Enter the PCs via a relative of Rybalka’s blacksmith Quorron, a female named Miah, ambassador of Embla, a dwarven city that seeks to unite the denizens of the underdark to address the drow-problem. Time is of the essence, though, and the PCs will have to take a dangerous road into the underdark via the ruins of Krelgar keep (5 level-mini-dungeon, lavishly cartographed in a stunning full-color map) – and something is definitely amiss, indicated by the dimensionally shackled bralani the PCs encounter there. After encountering the first troupes of drow (thankfully only zombies), the PCs may be in for a surprise – if they can decipher a missive, they’ll realize that the dark elves have planned a raid on the surface world. Even cooler: Drow Paper, Quills and Ink are described and they are anything but common – what about e.g. quills made from giant spider fangs? Neat! Nevertheless, the PCs should think about warning Rybalka – whether they do or not, the repercussions will be felt. However, the immediate threat, the boss of this dungeon, will prove to be a challenge – the disturbing drow mhorg Yul will prove to be a worthy challenge, no small thanks to his items and the new “Third eyes of fear” that lets the users blink.
The journey through the underdark, accompanied by a cool map as well as information on various types of gases and multiple encounters will also see the PCs encounter their first driders, a wizard of house Gullion and then culminate in a chance for them to disrupt a drow raid on a dwarven caravan and then finally arrive at the gates of Embla, where the second module of the trilogy will start.
The pdf also includes the Titanic Beastmaster PrC. The class gets d8, 2+Int skills per level, full BAB, good fort- and ref-saves and focuses on taming and training the larger monsters – no spell progression or the like and the requirements for the PrC are rather steep, making it an accomplishment to actually qualify for it while granting massive enhancements to the special companion granted by it.
On page 41, the statblock-index starts with an encounter table and takes up all space till page 117 to deliver all the stats for both D&D 3.5 and PFRPG. Unfortunately, the index is not bookmarked, which makes this vast section of the pdf harder to navigate than it should by any means.
The pdf closes with two player-friendly versions of the stellar maps.
Editing and formatting are very good, though not perfect – I encountered some minor glitches, but none that severely impeded my enjoyment of the module. Layout adheres to AaW’s full-color two-column standard and the cartography is simply awesome. I was also blown away by some of the artworks – the drow depicted mostly can stand up to the Paizo-level regarding the quality of the art. However, there are also some jarring full-color illustrations that feel somewhat shoehorned into the adventure, are of a lesser quality and detract from a unified look. I frankly would have preferred them to be left out. The pdf comes with a printer-friendly version and nested bookmarks. At the time of the writing of this review, Herolab-files have not yet been provided, but are planned.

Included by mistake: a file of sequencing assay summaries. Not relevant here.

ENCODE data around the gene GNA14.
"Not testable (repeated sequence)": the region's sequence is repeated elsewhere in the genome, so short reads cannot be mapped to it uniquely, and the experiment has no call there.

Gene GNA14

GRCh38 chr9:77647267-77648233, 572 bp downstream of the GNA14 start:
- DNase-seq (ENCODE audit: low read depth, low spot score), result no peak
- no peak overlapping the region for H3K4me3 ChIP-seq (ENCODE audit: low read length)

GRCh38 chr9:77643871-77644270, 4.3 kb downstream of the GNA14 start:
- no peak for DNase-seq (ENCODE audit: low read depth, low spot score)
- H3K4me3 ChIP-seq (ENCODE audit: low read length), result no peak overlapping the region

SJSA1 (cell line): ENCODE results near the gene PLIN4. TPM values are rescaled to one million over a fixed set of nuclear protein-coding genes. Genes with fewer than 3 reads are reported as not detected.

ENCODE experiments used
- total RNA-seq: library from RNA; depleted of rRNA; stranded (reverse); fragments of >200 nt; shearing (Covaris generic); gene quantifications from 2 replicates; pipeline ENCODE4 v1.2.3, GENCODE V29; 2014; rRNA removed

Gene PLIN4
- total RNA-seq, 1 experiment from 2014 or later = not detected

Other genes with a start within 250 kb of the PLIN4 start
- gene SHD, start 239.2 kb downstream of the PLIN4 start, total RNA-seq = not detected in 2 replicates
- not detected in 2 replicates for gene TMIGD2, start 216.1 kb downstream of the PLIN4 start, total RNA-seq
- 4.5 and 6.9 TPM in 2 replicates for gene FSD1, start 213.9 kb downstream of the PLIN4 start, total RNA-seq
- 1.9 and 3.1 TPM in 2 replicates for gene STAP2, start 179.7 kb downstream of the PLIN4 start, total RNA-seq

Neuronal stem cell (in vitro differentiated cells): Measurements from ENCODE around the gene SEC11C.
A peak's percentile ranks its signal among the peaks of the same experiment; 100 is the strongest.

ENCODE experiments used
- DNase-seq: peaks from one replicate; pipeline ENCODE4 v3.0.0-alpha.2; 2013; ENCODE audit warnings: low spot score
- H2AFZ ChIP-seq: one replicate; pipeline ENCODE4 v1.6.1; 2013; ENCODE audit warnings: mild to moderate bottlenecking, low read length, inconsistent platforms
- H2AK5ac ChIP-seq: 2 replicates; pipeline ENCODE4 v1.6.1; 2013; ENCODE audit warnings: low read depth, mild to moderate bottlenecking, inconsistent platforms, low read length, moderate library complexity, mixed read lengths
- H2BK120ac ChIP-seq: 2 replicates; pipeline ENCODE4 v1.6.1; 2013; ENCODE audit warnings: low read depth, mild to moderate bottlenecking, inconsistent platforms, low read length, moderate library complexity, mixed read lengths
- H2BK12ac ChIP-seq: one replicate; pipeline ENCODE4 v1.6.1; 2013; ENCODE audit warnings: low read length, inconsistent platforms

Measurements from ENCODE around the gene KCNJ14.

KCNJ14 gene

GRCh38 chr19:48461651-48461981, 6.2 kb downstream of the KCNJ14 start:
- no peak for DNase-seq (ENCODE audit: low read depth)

“Rise of the Drow I” is an interesting module in that it builds up a sense of threat and consequences for the region of Rybalka and its surroundings and works well to set up not only the drow as a credible threat, but also to evoke a sense of grand changes afoot. The environmental effects and cultural details like the paper/ink etc. they use lends an added sense of credibility to the dark elves. It should be noted, though, that the drow of AaW seem to worship a certain spider-goddess and thus are different from the demon-worshipping drow of Golarion – I’m already curious how this worship interacts with a fabled origin that hearkens back to Norse mythology. All in all, this is a good module with already rather significant decisions to make, but judging the repercussions and consequences etc., for now, remains hard – I look forward to seeing how the sequels can implement these diverging paths. Content-wise, thus, there’s not much to complain about. Add to that the jarring difference in quality between beautiful and rather hideous artworks and we have some factors that conspire to keep this module from the full 5 stars. Thus, my final verdict will be a solid 4 stars with your humble reviewer looking forward to seeing how the saga continues.
All right, as always: Thank you for reading my ramblings – and see you soon in part 2!